Tribute For Abraham Vega, 48, ‘Peacemaking’ Texas Sheriff, Dies

This obituary is part of a series about people who have died in the coronavirus pandemic. Read about others here.

Abraham Vega and Rachel Curry had first met at high school football games in Tahoka, Texas, when she was covering them as a photographer for the school newspaper and he was doing the same for The Lynn County Times. They eventually went their separate ways, married, had two children each and divorced.

Then it was time for a second chapter. Mr. Vega and Ms. Curry reunited in 2017 and married the following year in what seemed like a storybook beginning to a new life.

“People who knew us told us, ‘You can tell on your faces you made a difference in each other’s lives,’” Ms. Vega said in a phone interview.

By then Mr. Vega was sheriff of Lynn County, in northwest Texas — Lynn’s first Hispanic sheriff, according to his wife — and his career was flourishing. He was renominated in March as the Republican candidate for the job. His tiny jurisdiction, which is home to about 5,000 people and a 48-bed jail, is largely Republican, and the party nomination is tantamount to re-election ahead of the November vote.

As the coronavirus pandemic surged in Texas in recent weeks, Sheriff Vega thought he had taken every precaution against being infected, his wife said.

“He had underlying conditions and was so scared of getting it, that except for the office, he wouldn’t go out,” Ms. Vega said. “I would go to the grocery store. But then, last month, a colleague tested positive. The next day, Abraham did, too.”

Mr. Vega was admitted to a Lubbock hospital, where he spent two weeks, including nine days on a ventilator. He was then airlifted to a larger medical center in Dallas and died there on Saturday. He was 48.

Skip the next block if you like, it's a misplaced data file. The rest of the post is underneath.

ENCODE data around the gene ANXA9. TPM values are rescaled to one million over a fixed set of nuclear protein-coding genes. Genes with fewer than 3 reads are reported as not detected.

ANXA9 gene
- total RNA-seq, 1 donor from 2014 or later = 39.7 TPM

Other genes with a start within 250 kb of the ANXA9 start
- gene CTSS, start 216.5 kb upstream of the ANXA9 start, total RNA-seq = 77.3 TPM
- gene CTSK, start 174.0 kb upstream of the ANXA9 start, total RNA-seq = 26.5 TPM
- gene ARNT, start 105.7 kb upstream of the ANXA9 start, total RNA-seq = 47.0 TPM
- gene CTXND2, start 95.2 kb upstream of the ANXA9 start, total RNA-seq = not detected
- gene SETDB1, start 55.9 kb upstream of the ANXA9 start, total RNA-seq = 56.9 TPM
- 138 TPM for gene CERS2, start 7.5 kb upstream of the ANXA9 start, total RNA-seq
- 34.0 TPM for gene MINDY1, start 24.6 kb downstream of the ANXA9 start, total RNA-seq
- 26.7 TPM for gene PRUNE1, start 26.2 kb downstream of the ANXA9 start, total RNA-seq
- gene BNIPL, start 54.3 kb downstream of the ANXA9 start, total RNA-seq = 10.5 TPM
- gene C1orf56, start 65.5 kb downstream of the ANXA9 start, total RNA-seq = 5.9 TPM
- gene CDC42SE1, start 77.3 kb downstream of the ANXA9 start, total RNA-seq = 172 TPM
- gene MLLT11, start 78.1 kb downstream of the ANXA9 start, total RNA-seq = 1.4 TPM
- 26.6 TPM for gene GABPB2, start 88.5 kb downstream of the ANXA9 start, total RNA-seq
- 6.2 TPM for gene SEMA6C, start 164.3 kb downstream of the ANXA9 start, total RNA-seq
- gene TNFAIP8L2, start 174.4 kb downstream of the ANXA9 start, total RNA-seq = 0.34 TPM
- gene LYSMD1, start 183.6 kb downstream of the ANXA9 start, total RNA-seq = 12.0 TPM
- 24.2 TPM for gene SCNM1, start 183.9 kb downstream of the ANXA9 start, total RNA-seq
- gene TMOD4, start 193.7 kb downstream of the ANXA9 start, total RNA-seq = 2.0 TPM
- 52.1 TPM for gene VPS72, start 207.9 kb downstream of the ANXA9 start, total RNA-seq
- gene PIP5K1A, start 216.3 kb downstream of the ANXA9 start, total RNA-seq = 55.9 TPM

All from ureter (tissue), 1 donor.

The day he entered the hospital was the couple’s second wedding anniversary.

“That was the last time I saw him,” Ms. Vega, who also tested positive for the virus but was asymptomatic, said.

Abraham Martin Vega was born on Nov. 7, 1971, in Brownsville, Texas, to Abelardo Vega, who worked for a telephone company, and Rachel Corona Saldana, an elementary schoolteacher.

Along with his wife, who is a teacher and executive director of the Texas Chief Deputies Association, his survivors include his parents; two children from his first marriage, Marcus and Cori Vega; two stepchildren from his second marriage, Kaitlyn Lehman and Curry Lehman; his brother, Mark Vega; his sister, Felicia Valleja; and a granddaughter.

After graduating from Tahoka High School, Mr. Vega was uncertain about a career, though he was inspired by the commitment of a state trooper who counseled him, his wife said. He went to work as a dispatcher in the sheriff’s office when he was 19 and never left law enforcement.

Mr. Vega was a jail administrator, chief of the school district police, deputy sheriff and president of the Texas Chief Deputies Association in 2016, the same year he was elected to a four-year term as Lynn County sheriff.

By leasing vacant cells to incarcerate inmates from other jurisdictions, he earned the county more than $1 million, appointed a deputy to reduce truancy and encouraged his staff members to further their educations.

“He wasn’t the chase ’em down kind of police officer,” Ms. Vega said. “He had a servant’s heart, and that’s what made him a peace officer.”

Indeed, Mr. Vega had that idea tattooed on his chest, a phrase from the Gospel of Matthew: “Blessed are the peacemakers.”

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